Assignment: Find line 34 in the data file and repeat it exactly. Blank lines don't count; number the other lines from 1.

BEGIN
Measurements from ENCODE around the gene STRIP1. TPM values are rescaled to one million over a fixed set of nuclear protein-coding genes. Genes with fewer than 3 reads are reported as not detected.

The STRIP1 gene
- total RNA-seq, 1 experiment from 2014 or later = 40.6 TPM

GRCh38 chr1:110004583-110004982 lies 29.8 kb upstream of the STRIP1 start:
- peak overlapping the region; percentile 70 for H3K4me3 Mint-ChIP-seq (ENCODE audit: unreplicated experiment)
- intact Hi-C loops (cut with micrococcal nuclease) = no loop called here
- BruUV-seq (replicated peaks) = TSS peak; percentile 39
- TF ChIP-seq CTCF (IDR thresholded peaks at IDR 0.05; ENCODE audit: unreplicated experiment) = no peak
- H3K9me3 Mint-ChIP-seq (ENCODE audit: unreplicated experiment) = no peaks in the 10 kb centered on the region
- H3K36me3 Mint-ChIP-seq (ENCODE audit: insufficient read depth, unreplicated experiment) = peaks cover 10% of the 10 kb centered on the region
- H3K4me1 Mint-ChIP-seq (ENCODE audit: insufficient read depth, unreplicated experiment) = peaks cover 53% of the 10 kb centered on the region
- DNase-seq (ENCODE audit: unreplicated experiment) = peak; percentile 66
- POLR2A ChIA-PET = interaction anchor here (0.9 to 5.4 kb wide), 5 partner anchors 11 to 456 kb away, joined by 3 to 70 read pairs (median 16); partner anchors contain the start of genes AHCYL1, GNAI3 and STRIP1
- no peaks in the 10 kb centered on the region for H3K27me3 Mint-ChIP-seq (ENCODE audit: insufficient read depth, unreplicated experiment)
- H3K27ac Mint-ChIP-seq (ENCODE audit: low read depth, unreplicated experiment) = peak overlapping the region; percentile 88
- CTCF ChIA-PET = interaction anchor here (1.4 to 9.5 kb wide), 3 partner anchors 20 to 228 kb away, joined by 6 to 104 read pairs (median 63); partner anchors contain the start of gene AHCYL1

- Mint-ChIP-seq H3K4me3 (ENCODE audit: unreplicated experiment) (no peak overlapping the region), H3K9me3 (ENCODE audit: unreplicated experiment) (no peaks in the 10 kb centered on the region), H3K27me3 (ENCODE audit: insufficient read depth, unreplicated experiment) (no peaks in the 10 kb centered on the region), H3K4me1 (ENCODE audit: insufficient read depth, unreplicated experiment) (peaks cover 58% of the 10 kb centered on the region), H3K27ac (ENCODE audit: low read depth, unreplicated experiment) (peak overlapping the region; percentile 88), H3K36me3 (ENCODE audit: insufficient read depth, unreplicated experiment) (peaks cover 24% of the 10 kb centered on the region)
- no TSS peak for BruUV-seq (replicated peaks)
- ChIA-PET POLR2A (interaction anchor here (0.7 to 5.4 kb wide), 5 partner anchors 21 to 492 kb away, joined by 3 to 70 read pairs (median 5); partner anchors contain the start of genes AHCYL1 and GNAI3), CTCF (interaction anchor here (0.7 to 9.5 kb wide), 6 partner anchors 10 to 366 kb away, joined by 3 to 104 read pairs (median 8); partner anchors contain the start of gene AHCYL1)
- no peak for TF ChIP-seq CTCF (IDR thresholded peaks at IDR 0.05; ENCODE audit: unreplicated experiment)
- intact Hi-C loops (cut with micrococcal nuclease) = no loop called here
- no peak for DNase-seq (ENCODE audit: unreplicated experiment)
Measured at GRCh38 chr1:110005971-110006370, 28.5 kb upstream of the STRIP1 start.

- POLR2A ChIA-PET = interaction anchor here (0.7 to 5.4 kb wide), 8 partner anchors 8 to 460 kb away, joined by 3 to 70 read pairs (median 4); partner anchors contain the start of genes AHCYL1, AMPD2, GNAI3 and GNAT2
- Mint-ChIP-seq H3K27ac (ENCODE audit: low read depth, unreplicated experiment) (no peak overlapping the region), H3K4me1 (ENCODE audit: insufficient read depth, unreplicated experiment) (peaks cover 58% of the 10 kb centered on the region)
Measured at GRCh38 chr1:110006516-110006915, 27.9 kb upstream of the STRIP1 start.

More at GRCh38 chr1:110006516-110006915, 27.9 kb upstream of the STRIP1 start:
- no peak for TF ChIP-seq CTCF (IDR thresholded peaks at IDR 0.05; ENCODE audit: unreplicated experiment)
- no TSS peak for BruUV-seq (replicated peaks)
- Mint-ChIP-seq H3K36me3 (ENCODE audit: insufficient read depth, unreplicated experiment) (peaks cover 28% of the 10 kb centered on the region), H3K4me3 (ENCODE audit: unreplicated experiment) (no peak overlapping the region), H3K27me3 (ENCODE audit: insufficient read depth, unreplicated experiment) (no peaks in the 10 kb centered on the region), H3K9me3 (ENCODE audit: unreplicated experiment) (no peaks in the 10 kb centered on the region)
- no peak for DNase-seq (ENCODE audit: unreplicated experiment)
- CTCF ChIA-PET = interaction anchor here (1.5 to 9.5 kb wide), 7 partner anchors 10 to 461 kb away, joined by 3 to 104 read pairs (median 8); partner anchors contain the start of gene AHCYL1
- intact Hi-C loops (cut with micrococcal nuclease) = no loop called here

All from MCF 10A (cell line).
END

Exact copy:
All from MCF 10A (cell line).